What is it?

Hypothyroidism, also known as "underactive thyroid disease," is a common adult condition of the thyroid, a gland that regulates the body's energy. It occurs when the thyroid gland stops producing enough of the thyroid hormones T3 and T4. When the thyroid does not produce enough hormone, it slows down the body's metabolism and the gland itself shrinks as its cells are destroyed by the subtle effect in the patient's immune system. The gland is shaped like a bow tie wrapped around the windpipe at the base of the throat.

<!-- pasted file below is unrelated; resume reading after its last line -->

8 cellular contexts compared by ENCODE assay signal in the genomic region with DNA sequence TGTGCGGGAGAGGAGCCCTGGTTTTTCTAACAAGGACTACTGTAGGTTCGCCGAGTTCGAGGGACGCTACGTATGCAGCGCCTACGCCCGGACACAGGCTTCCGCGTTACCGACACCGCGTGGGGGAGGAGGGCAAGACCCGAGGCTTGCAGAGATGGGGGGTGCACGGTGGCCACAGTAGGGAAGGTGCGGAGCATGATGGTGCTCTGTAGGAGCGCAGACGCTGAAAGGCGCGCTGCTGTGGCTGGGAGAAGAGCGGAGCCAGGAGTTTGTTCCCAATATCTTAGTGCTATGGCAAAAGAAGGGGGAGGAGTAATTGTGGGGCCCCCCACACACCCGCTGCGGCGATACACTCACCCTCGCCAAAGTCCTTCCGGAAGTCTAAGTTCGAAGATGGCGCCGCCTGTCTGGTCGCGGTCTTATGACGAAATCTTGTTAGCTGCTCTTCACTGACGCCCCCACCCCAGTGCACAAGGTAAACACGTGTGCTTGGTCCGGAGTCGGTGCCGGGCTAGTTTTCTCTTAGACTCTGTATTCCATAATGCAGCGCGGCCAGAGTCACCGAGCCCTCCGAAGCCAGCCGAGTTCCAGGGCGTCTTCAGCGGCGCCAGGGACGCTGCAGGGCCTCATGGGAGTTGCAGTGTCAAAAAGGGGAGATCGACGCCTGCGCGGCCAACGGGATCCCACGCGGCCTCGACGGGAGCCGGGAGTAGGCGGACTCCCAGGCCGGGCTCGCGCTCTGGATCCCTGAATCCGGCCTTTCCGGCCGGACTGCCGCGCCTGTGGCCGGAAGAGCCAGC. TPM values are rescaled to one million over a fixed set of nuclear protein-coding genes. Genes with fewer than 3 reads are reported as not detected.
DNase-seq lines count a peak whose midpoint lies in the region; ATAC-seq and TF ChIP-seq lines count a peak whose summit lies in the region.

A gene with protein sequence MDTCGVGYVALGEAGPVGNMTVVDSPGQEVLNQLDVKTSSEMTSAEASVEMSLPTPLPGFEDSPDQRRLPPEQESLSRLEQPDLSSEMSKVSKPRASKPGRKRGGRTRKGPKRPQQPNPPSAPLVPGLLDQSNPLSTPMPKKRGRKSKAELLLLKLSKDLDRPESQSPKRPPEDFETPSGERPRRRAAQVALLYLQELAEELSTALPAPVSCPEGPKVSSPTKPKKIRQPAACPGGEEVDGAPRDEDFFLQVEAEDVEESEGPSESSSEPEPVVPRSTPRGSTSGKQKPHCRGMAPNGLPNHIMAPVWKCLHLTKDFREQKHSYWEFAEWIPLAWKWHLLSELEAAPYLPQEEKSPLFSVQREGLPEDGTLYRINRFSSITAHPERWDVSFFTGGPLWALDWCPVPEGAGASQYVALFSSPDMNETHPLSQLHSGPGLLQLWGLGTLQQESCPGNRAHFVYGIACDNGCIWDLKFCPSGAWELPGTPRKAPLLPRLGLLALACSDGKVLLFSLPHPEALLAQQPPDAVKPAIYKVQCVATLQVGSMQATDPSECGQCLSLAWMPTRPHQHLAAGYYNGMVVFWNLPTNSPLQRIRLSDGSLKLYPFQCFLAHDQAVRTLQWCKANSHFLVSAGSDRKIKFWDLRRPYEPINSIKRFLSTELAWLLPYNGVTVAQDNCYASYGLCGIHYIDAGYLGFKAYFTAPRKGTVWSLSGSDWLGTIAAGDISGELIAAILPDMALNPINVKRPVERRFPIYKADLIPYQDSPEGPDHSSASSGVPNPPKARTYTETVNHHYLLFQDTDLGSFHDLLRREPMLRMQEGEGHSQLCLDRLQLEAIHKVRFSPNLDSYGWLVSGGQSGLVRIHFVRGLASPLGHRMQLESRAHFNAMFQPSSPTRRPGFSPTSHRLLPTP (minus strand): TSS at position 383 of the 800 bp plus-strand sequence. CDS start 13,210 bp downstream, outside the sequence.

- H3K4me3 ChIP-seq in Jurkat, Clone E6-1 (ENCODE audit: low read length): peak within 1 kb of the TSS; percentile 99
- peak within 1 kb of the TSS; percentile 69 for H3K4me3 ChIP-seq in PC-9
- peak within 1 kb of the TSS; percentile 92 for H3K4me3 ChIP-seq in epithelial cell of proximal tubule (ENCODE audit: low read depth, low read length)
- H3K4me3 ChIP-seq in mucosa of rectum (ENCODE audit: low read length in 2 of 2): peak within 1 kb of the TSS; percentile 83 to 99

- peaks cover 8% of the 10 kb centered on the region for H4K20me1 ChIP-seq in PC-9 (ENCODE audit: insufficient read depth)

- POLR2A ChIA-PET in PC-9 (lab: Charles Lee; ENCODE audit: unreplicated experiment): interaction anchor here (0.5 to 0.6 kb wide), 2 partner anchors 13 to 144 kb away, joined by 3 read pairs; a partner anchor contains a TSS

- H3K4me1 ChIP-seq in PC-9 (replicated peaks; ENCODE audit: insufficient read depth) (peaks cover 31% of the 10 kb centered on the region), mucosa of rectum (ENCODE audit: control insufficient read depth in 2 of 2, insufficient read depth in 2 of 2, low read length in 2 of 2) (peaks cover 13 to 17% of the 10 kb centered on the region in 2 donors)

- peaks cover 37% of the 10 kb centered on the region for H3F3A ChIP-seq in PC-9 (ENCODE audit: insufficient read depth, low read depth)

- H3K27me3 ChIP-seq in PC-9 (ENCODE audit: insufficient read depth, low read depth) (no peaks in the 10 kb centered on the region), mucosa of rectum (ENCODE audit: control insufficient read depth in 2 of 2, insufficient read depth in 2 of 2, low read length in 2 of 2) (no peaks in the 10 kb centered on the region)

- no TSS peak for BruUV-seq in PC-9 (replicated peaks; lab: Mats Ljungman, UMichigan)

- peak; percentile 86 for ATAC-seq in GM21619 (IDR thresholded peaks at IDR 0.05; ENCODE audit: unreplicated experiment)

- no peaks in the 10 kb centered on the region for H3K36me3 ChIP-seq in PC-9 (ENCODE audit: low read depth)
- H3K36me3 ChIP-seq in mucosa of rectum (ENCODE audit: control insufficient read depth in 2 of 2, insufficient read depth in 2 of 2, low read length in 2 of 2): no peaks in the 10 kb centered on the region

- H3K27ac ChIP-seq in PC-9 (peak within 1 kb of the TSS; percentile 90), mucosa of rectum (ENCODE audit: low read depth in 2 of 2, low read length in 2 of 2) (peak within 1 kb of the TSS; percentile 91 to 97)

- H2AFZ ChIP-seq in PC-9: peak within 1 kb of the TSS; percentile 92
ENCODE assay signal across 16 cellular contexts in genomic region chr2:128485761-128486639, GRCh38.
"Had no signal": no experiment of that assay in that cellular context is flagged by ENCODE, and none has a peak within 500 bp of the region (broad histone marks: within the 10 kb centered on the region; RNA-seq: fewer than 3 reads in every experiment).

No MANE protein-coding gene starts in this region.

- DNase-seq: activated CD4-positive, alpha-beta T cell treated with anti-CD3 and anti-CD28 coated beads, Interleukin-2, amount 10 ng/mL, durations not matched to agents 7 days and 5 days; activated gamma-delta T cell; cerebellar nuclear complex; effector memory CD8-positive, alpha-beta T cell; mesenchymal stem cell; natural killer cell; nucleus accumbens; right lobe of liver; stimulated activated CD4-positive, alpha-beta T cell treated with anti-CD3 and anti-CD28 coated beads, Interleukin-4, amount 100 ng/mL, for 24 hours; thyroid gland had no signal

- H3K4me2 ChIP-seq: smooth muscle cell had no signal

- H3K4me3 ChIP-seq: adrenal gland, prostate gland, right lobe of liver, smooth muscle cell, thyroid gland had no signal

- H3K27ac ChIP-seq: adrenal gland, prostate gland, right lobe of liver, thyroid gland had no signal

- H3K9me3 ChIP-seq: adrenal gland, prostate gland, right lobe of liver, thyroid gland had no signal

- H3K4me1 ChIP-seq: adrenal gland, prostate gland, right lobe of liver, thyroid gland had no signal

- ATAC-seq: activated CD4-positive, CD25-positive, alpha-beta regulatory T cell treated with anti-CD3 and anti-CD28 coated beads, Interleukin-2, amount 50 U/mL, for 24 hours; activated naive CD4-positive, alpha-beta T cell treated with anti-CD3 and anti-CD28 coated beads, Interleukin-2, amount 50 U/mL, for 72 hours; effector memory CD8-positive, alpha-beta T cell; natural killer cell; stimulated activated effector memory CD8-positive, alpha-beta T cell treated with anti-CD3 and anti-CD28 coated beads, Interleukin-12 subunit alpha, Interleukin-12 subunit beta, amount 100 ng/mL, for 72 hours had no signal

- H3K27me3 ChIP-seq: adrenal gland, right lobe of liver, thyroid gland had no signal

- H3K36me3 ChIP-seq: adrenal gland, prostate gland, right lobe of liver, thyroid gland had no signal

What are its common causes?

What are its symptoms?

Symptoms may initially go unnoticed because they often mimic those of normal aging and may develop slowly over months and years. Symptoms include:

Who suffers?

How is it diagnosed?

Your internist can screen for hypothyroidism with a simple blood test for Thyroid-Stimulating Hormone (TSH). Guidelines from the American College of Physicians (ACP) recommend hypothyroid screening for women over 50.**

How is it treated?

Hypothroidism is easily treated with a daily pill containing a synthetic thyroid hormone, usually for life (unless hypothyroidism case is short-term).